In surveying the history of architectural design with attention to its fundamental principles we shall find that there have thus far existed in Europe but three entirely consistent and distinctive styles; namely, the Greek, the Byzantine, and the Gothic. All other varieties of architecture may be broadly divided into two classes, the one consisting of buildings of transitional character, and comprising all organic and progressive types of Romanesque, and the other composed of styles made up of mixed elements not in process of organic fusion. The first architecture of the second class is that of imperial Rome with its offshoots, the Christian Roman and the numerous subsequent forms of the basilican type, and the second is the architecture of the Renaissance. When, after studying the architecture of Greece, we come to examine that of Rome, we are at once struck by the incongruous mixture of elements which it exhibits ; and although we may be impressed by its grandeur, we are unable to give it our unqualified admiration. In Byzantine art we find Greek, Roman, and Oriental elements, logically modified in adaptation to new uses, and fused into a radically new and distinctive style of entire consistency and great nobility.1 In the transitional art of western Europe we see the creative genius of Northern races gradually evolving the Gothic style, in which elements derived from the older systems are wholly recreated and assimilated in a wonderful manner, and when we turn from the beauty, and the structural logic, of the consummate Gothic Art2 to the architecture of the Renaissance, a similar contrast is again apparent.
In one branch of art, however, the best achievements of the Renaissance period command our unqualified admiration; namely, the art of painting. As before remarked, the Italian genius appears to have been primarily a genius for painting, and in this field the conditions all conspired to produce results that were without precedent for excellence, and that still remain unrivalled. Yet here, too, we shall need to discriminate. Italian painting of the sixteenth century presents a variety of phases that are by no means of equal merit, and the noblest forms of it show the least of the essentially Renaissance spirit. The Christian painters of the fourteenth century had laid a foundation on which their successors could build, and this gave a character to much of the art of the Early Renaissance which the dominant influences of the time itself could not give.3 But the spirit of the sixteenth century was unfavourable to the highest ideals and the most exemplary practice, and, save for the works of a few exceptional men, there were no high achievements in painting after about 1520, except in Venice, where more than elsewhere natural and wholesome conditions had been maintained.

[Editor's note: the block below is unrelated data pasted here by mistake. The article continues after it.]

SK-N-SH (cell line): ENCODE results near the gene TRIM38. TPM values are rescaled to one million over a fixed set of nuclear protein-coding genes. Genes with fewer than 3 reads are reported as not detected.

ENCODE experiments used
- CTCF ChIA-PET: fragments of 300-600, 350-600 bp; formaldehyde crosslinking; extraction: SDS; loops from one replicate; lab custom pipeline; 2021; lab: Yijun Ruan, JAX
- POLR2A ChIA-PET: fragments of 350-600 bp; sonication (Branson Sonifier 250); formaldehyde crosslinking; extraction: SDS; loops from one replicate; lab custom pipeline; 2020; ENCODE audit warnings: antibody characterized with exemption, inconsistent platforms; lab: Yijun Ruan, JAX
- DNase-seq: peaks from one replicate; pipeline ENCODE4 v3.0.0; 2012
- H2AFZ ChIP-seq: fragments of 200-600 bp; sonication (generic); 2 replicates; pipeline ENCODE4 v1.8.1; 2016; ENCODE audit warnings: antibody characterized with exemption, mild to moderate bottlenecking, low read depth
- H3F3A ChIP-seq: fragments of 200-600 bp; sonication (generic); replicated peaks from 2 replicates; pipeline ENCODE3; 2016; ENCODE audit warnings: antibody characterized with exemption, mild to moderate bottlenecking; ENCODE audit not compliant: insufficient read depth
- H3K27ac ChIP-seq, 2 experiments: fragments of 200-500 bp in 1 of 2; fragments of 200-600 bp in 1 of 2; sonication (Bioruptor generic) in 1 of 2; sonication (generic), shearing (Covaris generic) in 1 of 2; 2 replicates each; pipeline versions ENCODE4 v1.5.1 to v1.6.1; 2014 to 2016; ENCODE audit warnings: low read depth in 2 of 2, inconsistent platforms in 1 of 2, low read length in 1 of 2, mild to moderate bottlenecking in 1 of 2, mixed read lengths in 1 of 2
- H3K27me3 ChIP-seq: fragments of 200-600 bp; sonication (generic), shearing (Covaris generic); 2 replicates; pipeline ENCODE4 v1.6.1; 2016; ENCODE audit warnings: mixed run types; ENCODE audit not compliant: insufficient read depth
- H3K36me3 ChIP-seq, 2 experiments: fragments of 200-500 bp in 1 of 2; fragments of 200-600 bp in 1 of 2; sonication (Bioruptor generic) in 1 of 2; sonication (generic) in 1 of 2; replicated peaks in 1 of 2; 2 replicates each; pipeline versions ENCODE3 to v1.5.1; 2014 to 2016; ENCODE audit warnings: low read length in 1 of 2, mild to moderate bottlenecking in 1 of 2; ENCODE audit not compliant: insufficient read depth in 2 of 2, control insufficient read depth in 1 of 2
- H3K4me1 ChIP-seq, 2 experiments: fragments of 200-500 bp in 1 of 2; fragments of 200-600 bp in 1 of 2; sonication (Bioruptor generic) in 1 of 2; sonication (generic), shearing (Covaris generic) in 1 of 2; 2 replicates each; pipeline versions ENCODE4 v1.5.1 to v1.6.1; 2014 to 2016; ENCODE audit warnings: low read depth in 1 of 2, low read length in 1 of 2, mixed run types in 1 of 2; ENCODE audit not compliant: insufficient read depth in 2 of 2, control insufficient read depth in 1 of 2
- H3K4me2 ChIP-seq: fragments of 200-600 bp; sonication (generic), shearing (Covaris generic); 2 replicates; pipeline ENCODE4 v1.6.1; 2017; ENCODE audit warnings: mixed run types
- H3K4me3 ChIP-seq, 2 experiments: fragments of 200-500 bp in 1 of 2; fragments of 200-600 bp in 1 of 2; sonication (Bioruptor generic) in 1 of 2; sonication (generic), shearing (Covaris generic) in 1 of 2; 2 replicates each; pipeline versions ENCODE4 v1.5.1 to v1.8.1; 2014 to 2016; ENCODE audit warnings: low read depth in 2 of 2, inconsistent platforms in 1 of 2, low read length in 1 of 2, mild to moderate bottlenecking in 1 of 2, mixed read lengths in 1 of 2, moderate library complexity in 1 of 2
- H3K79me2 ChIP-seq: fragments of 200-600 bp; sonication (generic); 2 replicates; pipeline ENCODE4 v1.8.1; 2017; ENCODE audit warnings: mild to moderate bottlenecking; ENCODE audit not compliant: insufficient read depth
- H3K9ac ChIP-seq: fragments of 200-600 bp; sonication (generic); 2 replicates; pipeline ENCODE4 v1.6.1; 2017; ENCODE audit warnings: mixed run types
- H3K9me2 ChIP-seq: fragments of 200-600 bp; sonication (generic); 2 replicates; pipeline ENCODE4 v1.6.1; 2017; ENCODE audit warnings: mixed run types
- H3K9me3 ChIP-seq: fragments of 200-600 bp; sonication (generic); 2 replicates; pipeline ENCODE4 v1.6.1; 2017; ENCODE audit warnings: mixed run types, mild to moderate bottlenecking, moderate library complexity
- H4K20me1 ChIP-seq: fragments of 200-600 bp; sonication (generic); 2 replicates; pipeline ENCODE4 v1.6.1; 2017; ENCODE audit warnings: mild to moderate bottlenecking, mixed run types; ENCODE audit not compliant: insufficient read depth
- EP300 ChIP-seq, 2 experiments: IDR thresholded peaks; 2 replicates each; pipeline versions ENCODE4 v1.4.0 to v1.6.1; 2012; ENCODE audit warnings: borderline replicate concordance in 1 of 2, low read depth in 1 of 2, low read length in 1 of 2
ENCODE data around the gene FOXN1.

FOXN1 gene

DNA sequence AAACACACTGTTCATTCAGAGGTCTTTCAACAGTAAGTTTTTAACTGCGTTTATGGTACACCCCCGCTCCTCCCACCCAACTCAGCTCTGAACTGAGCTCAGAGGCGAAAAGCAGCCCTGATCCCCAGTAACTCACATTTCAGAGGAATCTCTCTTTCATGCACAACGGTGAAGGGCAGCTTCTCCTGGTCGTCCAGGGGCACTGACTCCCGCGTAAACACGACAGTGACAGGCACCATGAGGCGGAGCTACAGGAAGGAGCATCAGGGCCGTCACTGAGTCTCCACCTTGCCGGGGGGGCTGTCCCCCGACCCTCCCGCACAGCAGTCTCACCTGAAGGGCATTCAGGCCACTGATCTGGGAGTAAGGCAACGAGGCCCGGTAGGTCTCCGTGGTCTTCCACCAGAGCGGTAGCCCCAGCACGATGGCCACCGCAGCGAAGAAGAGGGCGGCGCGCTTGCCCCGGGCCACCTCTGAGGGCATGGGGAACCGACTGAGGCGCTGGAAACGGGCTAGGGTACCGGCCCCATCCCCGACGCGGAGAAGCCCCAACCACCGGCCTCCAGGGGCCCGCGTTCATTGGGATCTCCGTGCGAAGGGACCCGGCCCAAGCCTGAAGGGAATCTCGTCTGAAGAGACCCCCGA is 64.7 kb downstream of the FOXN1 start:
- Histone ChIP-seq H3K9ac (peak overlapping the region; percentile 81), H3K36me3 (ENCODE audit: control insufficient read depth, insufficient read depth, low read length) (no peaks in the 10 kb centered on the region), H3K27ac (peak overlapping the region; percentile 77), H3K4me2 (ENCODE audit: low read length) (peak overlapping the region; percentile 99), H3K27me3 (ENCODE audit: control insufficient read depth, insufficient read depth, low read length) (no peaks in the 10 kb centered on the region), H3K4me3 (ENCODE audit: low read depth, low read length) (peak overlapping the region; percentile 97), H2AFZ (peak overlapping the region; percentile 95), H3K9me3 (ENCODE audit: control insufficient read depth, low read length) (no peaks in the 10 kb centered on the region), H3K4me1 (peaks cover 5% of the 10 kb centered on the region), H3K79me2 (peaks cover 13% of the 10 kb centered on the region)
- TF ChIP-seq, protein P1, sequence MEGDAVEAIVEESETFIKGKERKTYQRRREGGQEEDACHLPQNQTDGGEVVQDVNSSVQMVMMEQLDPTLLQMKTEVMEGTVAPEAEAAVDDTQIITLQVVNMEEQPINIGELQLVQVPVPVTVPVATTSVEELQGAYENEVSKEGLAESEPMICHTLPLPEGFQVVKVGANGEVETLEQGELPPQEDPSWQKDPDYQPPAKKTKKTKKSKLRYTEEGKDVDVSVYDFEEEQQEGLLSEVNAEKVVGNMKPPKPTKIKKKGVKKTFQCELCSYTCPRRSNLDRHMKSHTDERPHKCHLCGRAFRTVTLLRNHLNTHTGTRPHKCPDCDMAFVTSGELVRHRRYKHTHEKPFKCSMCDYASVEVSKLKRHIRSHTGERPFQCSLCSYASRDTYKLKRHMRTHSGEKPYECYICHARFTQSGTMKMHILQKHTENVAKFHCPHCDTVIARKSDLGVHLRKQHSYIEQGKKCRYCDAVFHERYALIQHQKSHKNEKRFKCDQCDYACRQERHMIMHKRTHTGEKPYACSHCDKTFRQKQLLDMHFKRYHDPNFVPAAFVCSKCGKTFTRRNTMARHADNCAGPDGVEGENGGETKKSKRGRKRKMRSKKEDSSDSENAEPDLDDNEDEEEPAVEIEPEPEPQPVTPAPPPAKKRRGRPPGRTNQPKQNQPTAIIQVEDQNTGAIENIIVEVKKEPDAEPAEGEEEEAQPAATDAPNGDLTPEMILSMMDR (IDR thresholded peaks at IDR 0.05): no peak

1 Cf. my Development and Character of Gothic Architecture, pp. 304-306.
2 The Gothic of northern France of the twelfth and early thirteenth centuries, the only true Gothic art, is here meant.
3 The Viscount Delaborde, in his book La Gravure en Italie avant Marc
Among the many influences' that were stirring the artistic minds of the Renaissance there were two of chief importance, the Neo-pagan revival, and the true intellectual life of the people which was independent of the retrospective movement, and had been growing up through the Middle Ages. The most sterling qualities of the artistic products of the period are due to this intellectual life, and Florentine and Venetian painting, the two most admirable phases of the supreme art of Italy, are the finest expression of this. In other words, it was not the revival of interest in ancient thought and feeling, nor the influence of classic models, so much as the ripened development of the native Italian genius itself, that produced what is most excellent in the Fine Arts of the Renaissance. A consciously retrospective motive can hardly be a vital force in artistic development, and the direct attempt, in so far as such attempt was made, to shape the arts after classic models was an unmixed evil. The native traditions and innate tendencies of the Italian people were enough of themselves to give a strong classic quality to their art. In architecture what of classic feeling was natural to them needed only in the fifteenth century to be freed from the elements which had been misappropriated from the mediaeval art of the North to allow it true expression in forms adapted to their needs. In normal human progress each successive stage of development creates its own appropriate forms; but peoples, like individuals, sometimes pass through periods of partial aberration, and while genius may still find scope enough, as in the Renaissance, to produce much that is admirable, the noblest forms of art are not an outgrowth of such conditions.
Antoine, Paris, 1883, p. 32, remarks on this with admirable discrimination as follows : " Certes, sous le pinceau de Botticelli, de pareils sujets [subjects drawn from Classical Mythology] gardent un caractere d'elegance tendre et de melancolie presque analogue a la physionomie des scenes oil figurent PEnfant-Dieu et la Madone. ii y a loin de cette maniere d'interpreter la Fable aux panegyriques violemment ou galamment licencieux que les hotes les plus mal fames de l'Olympe obtiendront dans les siecles suivants; il y a loin des gracieuses inventions de Botticelli aux lascivie brutales de Jules Romain et d'Augustin Carrache ou aux gamineries mythologiques de Boucher et de ses pareils, et Ton a quelque peine aujourd'hui, en face d'aussi chastes tableaux, a comprendre la vehemence des reproches fulmines jadis par Savonarole."